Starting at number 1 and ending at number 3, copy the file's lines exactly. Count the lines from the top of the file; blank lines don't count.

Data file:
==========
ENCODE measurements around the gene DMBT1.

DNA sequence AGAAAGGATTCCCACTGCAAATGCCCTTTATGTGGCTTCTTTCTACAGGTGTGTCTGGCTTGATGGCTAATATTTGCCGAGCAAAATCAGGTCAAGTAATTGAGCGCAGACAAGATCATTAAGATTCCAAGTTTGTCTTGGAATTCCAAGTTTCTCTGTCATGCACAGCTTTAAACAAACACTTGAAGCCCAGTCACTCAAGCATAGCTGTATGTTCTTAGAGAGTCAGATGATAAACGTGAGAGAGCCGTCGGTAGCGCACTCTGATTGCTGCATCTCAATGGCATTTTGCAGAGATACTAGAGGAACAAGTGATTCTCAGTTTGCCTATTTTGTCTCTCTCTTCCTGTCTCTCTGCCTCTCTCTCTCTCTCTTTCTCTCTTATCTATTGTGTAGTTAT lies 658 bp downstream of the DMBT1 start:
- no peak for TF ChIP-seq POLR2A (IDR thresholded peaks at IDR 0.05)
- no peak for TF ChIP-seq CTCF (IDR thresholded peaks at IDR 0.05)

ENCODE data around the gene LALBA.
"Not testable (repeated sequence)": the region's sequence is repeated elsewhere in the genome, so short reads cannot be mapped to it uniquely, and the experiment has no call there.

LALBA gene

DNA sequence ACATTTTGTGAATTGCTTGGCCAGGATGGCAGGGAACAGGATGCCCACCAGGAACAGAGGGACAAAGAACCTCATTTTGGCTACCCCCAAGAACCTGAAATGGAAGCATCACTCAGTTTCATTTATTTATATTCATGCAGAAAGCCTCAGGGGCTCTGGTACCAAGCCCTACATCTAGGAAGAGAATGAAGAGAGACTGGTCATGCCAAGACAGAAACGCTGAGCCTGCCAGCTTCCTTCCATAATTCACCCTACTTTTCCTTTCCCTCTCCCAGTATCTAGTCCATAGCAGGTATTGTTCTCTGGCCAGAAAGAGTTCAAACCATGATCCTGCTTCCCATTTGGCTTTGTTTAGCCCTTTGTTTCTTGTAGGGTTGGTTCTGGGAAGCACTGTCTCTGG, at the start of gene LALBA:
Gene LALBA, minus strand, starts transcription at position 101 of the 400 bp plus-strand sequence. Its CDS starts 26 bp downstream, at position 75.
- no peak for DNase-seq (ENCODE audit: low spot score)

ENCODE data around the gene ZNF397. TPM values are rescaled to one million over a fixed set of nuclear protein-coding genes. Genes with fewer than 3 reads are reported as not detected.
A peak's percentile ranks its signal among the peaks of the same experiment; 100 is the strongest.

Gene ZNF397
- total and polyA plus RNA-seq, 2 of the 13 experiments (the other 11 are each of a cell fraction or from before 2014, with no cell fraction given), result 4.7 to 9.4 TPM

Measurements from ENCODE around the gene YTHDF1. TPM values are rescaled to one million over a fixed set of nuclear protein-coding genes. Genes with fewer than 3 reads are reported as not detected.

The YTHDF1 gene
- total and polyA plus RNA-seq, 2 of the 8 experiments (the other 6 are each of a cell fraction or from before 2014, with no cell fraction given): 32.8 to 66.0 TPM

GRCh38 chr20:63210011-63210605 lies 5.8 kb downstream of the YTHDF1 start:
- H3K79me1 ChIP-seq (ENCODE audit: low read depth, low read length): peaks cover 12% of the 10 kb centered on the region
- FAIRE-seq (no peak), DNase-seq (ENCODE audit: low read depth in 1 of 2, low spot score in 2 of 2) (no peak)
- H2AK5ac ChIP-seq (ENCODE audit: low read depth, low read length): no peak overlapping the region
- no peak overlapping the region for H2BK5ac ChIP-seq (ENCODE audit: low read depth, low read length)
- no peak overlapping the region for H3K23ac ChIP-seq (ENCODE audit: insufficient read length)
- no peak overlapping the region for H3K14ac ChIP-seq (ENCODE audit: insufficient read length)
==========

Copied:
ENCODE measurements around the gene DMBT1.

DNA sequence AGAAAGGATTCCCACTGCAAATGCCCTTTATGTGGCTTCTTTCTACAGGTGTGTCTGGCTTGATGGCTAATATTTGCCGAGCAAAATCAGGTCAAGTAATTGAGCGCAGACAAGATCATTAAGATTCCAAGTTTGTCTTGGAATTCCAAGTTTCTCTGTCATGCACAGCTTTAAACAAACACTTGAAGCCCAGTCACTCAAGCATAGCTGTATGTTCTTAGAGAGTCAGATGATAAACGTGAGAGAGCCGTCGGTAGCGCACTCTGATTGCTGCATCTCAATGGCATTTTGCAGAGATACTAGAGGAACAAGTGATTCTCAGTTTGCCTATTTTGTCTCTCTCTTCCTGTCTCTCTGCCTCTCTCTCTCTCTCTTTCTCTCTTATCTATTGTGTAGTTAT lies 658 bp downstream of the DMBT1 start:
- no peak for TF ChIP-seq POLR2A (IDR thresholded peaks at IDR 0.05)